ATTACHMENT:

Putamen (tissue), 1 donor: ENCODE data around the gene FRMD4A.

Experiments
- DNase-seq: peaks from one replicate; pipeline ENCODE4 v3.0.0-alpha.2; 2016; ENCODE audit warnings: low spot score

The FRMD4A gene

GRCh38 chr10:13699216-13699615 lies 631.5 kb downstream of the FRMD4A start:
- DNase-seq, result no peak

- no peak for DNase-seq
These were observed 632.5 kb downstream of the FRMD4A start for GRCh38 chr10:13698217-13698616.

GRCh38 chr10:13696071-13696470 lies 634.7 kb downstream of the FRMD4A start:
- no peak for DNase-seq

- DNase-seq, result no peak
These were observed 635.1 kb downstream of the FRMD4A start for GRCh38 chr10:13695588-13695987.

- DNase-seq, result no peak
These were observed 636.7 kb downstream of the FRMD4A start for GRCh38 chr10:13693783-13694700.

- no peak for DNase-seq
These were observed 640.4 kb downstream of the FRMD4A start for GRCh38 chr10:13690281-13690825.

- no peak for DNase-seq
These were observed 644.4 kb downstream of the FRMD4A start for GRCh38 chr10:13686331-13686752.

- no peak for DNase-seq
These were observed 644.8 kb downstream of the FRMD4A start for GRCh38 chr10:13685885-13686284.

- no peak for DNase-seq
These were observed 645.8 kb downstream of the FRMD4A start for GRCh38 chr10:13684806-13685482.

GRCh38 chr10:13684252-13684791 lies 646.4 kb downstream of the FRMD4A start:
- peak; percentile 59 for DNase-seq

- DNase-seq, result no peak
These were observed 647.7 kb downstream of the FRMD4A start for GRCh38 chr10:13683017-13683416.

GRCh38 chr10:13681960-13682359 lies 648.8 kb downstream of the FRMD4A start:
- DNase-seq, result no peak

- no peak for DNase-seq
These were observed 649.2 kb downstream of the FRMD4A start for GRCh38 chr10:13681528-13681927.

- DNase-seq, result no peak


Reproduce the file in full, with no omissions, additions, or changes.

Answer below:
Putamen (tissue), 1 donor: ENCODE data around the gene FRMD4A.

Experiments
- DNase-seq: peaks from one replicate; pipeline ENCODE4 v3.0.0-alpha.2; 2016; ENCODE audit warnings: low spot score

The FRMD4A gene

GRCh38 chr10:13699216-13699615 lies 631.5 kb downstream of the FRMD4A start:
- DNase-seq, result no peak

- no peak for DNase-seq
These were observed 632.5 kb downstream of the FRMD4A start for GRCh38 chr10:13698217-13698616.

GRCh38 chr10:13696071-13696470 lies 634.7 kb downstream of the FRMD4A start:
- no peak for DNase-seq

- DNase-seq, result no peak
These were observed 635.1 kb downstream of the FRMD4A start for GRCh38 chr10:13695588-13695987.

- DNase-seq, result no peak
These were observed 636.7 kb downstream of the FRMD4A start for GRCh38 chr10:13693783-13694700.

- no peak for DNase-seq
These were observed 640.4 kb downstream of the FRMD4A start for GRCh38 chr10:13690281-13690825.

- no peak for DNase-seq
These were observed 644.4 kb downstream of the FRMD4A start for GRCh38 chr10:13686331-13686752.

- no peak for DNase-seq
These were observed 644.8 kb downstream of the FRMD4A start for GRCh38 chr10:13685885-13686284.

- no peak for DNase-seq
These were observed 645.8 kb downstream of the FRMD4A start for GRCh38 chr10:13684806-13685482.

GRCh38 chr10:13684252-13684791 lies 646.4 kb downstream of the FRMD4A start:
- peak; percentile 59 for DNase-seq

- DNase-seq, result no peak
These were observed 647.7 kb downstream of the FRMD4A start for GRCh38 chr10:13683017-13683416.

GRCh38 chr10:13681960-13682359 lies 648.8 kb downstream of the FRMD4A start:
- DNase-seq, result no peak

- no peak for DNase-seq
These were observed 649.2 kb downstream of the FRMD4A start for GRCh38 chr10:13681528-13681927.

- DNase-seq, result no peak